Absence of association between interleukin 1 alpha and oligoarticular juvenile chronic arthritis in UK patients. (5/962)

OBJECTIVE: To determine whether interleukin 1 alpha (IL-1alpha) polymorphisms are associated with UK oligoarticular juvenile chronic arthritis (JCA). PATIENTS AND CONTROLS: A well-characterized population of 164 UK Caucasian oligo-JCA patients and a control panel of 173 unrelated healthy UK Caucasian individuals. METHODS: The IL-1alpha promoter mutation at -889 was examined using a polymerase chain reaction-restriction fragment length polymorphism (PCR-RFLP) assay. The cases and controls were also genotyped for an IL-1alpha intronic microsatellite repeat. RESULTS: No association was observed between IL-1alpha polymorphisms and UK oligoarticular JCA patients. In particular, no association between IL-1alpha polymorphisms and chronic anterior uveitis was found. CONCLUSIONS: IL-1alpha is not associated with oligoarticular JCA in UK patients. This differs markedly to findings for IL-1alpha in Norwegian JCA patients.  (+info)

Responsiveness of outcome measures in juvenile chronic arthritis. Italian Pediatric Rheumatology Study Group. (6/962)

OBJECTIVE: To examine the responsiveness of the disease activity measures more commonly used in juvenile chronic arthritis (JCA) clinical trials. METHODS: Data were obtained from an open-label, non-controlled, multicentre trial designed to investigate the efficacy of methotrexate (MTX) in children with JCA. Outcome measures, including physician and parent global assessments, functional ability measures, articular variables, and laboratory indicators of systemic inflammation, were assessed at baseline and after 6 months of MTX treatment in 132 patients. Responsiveness of endpoint variables was evaluated by assessing the effect size (ES) and the standardized response median (SRM). RESULTS: Physician and parent global assessments were the more responsive instruments, showing ES and SRM above 1.0. Erythrocyte sedimentation rate, C-reactive protein, functional status measures and articular variables showed intermediate responsiveness. Morning stiffness, haemoglobin and platelet count were the least responsive instruments. CONCLUSION: The results of our analysis indicate that subjective estimations of the disease activity, either by the physician or parents, are the most responsive instruments in the assessment of the therapeutic response in children with JCA. The responsiveness of outcome measures in JCA should be further investigated in prospective controlled studies.  (+info)

Assessment of mutilans-like hand deformities in chronic inflammatory joint diseases. A radiographic study of 52 patients. (7/962)

OBJECTIVES: To evaluate patients with mutilans-like hand deformities in chronic inflammatory joint diseases and to determine radiographic scoring systems for arthritis mutilans (AM). METHODS: A total of 52 patients with severe hand deformities were collected during 1997. A Larsen hand score of 0-110 was formed to describe destruction of the hand joints. Secondly, each ray of the hand was assessed individually by summing the Larsen grade of the wrist and the grades of the MCP and PIP joints. When the sum of these grades was > or = 13, the finger was considered to be mutilated. A mutilans hand score of 0-10 was formed according to the number of mutilans fingers. Surgical treatment and spontaneous fusions were recorded. RESULTS: The study consisted of 22 patients with juvenile rheumatoid arthritis (JRA), nine with rheumatoid factor (RF) positive and 13 with RF negative arthritis, 27 patients with RF positive RA, and three adult patients with other diagnoses. The mean age of patients with adult rheumatic diseases was 27 years at the onset of arthritis. The mean disease duration in all patients was 30 years. The mean Larsen hand score was 93. Four patients had no mutilans fingers and in 15 patients all 10 fingers were mutilated. The Larsen hand score of 0-110 and the mutilans hand score of 0-10 correlated well (rs = 0.90). Fourteen patients showed spontaneous fusions in the peripheral joints. A total of 457 operations were performed on 48 patients. CONCLUSION: Both the Larsen hand score of 0-110 and the mutilans hand score of 0-10 improve accuracy in evaluating mutilans-like hand deformities, but in unevenly distributed hand deformities the mutilans hand score is better in describing deformation of individual fingers.  (+info)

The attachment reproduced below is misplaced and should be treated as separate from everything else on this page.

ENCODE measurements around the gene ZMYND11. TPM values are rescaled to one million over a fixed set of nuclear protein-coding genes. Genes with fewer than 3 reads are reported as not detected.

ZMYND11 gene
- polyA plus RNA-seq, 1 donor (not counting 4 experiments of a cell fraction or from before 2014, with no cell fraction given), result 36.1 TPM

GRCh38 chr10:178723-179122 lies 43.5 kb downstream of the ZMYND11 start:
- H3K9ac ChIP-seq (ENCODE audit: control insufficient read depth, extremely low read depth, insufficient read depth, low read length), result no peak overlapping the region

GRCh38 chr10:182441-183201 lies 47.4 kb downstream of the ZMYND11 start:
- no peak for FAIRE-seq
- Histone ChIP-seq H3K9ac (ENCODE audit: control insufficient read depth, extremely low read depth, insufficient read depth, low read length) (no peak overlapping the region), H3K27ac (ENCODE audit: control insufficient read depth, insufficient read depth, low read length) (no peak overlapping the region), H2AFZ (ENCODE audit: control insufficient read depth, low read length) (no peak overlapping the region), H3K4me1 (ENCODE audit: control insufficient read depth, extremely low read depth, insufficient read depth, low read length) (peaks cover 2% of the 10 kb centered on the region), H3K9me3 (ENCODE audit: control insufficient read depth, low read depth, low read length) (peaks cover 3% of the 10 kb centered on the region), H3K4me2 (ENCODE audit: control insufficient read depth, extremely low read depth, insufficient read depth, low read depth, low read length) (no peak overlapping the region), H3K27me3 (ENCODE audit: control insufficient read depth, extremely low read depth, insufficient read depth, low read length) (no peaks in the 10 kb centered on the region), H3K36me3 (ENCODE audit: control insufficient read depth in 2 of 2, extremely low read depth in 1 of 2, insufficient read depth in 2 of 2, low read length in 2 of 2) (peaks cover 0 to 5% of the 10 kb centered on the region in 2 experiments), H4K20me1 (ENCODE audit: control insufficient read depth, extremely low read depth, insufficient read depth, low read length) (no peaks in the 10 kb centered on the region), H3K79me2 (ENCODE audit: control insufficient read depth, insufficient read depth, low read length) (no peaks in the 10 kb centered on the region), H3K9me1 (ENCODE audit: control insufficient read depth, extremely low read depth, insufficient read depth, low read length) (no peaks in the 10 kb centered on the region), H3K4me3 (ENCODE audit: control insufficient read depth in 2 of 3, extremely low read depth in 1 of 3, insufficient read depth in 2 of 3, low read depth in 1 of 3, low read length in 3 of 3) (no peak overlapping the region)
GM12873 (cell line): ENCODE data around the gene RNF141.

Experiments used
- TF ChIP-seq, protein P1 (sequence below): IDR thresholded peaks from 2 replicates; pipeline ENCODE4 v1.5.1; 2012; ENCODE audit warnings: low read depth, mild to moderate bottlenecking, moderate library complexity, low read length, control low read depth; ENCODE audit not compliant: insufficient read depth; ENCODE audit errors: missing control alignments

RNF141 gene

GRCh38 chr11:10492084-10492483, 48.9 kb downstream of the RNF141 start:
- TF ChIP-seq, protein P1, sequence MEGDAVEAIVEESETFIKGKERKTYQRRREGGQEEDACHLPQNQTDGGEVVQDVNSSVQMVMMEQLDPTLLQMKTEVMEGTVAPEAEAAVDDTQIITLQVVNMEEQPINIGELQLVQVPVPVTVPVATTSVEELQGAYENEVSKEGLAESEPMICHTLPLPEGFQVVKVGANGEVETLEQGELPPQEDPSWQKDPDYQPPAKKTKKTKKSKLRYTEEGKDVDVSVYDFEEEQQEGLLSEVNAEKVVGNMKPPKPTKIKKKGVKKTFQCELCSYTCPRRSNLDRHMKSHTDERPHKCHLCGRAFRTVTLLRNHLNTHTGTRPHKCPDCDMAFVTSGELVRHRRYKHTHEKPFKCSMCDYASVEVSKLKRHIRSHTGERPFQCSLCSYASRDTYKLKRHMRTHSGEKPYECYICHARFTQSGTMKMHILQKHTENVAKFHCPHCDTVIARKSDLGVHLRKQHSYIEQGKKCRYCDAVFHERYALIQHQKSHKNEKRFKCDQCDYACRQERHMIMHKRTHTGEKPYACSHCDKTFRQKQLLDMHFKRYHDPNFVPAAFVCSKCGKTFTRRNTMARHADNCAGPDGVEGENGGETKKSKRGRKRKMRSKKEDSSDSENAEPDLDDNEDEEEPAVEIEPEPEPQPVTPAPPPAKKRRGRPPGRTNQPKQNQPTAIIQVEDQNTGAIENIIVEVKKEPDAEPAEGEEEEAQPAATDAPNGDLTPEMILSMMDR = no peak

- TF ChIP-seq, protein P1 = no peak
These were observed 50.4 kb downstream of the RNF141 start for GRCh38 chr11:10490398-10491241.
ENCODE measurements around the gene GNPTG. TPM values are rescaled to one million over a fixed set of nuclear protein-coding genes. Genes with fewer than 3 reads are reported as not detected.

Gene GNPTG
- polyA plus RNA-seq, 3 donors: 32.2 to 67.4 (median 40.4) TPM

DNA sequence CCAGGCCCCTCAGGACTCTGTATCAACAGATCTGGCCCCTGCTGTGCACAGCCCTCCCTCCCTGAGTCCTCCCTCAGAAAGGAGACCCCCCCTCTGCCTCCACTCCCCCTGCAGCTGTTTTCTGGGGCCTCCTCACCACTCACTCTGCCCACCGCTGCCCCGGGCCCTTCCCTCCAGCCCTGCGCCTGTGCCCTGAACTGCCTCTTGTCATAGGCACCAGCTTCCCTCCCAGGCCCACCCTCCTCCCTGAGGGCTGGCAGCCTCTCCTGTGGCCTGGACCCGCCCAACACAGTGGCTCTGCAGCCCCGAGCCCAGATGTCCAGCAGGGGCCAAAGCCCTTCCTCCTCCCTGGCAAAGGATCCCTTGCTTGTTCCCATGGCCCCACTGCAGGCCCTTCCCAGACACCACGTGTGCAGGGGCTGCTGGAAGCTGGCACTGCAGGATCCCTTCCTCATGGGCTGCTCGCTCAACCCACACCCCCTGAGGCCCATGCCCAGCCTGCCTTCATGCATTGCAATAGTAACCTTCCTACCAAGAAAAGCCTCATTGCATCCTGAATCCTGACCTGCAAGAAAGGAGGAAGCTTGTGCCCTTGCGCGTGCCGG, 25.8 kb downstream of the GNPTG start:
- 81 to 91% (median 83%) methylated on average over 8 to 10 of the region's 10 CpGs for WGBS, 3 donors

Polymorphic haplotypes of the interleukin-10 5' flanking region determine variable interleukin-10 transcription and are associated with particular phenotypes of juvenile rheumatoid arthritis. (8/962)

OBJECTIVE: To determine the distribution of the interleukin-10 (IL-10) 5' flanking region haplotypes in children with arthritis and in controls, and to investigate the functional significance of each haplotype. METHODS: Sequence-specific oligonucleotide probing was used to determine haplotype frequency. Transient transfection studies were used to investigate the transcription of reporter genes driven by each haplotype. Whole blood cultures were performed to assess IL-10 production by each genotype. RESULTS: Patients with arthritis involving >4 joints were more likely to have a genotype with an ATA haplotype than those whose arthritis remained restricted to <4 joints. This ATA haplotype was associated with lower transcriptional activity than the GCC haplotype (P = 0.02), and the ATA/ATA genotype was associated with lower IL-10 production under lipopolysaccharide stimulation than other genotypes (P < 0.02). CONCLUSION: The results of this study demonstrate the functional significance of the ATA haplotype and reveal a significant association of genotypes containing this haplotype with extended oligoarthritis.  (+info)